The Rockies like Redding, but they are exploring a wide range of options, including a trade for Cubs right-hander Jason Marquis and the signing of free-agent righty Braden Looper.
Around the Horn
The return of free-agent left-hander Andy Pettitte to the Yankees is "virtually inevitable," according to a source with knowledge of the pitcher's intentions. While a deal is not imminent, it is believed that the two sides will eventually come to an agreement. The signing of Pettitte would likely end the Yankees' pursuit of other free-agent pitchers, namely right-handers Derek Lowe and Ben Sheets.
The Dodgers are considering free-agent right-handers Trevor Hoffman and Juan Cruz for the back of their bullpen, and lefties Randy Johnson, Randy Wolf and righty Jon Garland as possible starters. The signing of Cruz, who was offered arbitration by the Diamondbacks, would force the Dodgers to surrender a first-round pick to a division rival. However, the Dodgers will gain multiple high picks if they lose Lowe and outfielder Manny Ramirez as free agents. ...
As the Cardinals await word from free-agent closer Brian Fuentes, they will continue to explore other possibilities. Left-handed setup types — from Joe Beimel to Dennys Reyes, Will Ohman to Brian Shouse — remain in ample supply. "It's an unpredictable market, hard to figure out," Cardinals general manager John Mozeliak says. "Being patient is not a bad strategy." ...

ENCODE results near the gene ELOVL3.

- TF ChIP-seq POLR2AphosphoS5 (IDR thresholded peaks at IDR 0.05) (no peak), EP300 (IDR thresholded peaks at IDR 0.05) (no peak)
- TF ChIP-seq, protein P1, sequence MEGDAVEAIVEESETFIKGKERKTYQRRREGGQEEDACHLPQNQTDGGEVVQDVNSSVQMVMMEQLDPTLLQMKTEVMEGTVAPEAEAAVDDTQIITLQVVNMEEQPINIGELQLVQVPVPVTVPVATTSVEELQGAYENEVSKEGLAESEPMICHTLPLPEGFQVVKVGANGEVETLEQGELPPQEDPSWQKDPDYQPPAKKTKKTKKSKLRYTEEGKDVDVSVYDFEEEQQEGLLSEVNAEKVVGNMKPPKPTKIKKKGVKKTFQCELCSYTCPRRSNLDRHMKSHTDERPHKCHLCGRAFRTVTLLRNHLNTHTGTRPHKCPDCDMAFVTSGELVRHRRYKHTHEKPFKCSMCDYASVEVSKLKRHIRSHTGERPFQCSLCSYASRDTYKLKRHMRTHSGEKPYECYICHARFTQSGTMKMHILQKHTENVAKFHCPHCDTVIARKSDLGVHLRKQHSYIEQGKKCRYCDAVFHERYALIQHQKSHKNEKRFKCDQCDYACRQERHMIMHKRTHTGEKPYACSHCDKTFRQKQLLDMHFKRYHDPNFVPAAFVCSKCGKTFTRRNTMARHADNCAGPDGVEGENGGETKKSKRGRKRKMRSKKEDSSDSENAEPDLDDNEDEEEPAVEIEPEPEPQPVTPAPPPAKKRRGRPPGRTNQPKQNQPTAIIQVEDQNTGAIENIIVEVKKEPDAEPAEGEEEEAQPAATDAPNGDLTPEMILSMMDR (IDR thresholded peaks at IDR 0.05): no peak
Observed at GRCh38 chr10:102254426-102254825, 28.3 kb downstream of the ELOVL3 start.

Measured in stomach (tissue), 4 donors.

Just in case you're wondering, the Brewers — and not the Blue Jays — will get the Yankees' first-round draft pick in next year's draft. Both teams lost Type A free agents to the Yankees, and the Blue Jays finished with a worse record than the Brewers. However, the compensation order is determined by Elias player rankings. CC Sabathia was ranked higher than A.J. Burnett; the Brewers, according to the system, suffered the greater loss. ...
The Braves kicked around a variety of possibilities to make the Rafael Furcal signing work, and not all involved trading Kelly Johnson or moving him to left field. Under one scenario, the Braves would have traded Casey Kotchman for an outfielder, keeping Furcal at short, moving Yunel Escobar to third base and shifting Chipper Jones to first.
This article originally published on FOXSports.com.